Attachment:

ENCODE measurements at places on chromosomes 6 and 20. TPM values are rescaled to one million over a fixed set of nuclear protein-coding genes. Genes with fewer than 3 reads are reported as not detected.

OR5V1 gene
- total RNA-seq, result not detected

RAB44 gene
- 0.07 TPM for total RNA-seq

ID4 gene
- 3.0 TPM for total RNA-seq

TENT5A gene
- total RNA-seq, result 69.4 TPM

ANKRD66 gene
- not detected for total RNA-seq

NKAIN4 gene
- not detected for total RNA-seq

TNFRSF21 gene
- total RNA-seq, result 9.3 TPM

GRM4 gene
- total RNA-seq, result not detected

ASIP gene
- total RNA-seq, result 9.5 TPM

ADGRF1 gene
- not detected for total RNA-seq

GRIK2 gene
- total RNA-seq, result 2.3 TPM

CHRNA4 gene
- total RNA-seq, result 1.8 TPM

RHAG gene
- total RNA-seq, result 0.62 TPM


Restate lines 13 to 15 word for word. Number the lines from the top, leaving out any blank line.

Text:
- not detected for total RNA-seq

TNFRSF21 gene
- total RNA-seq, result 9.3 TPM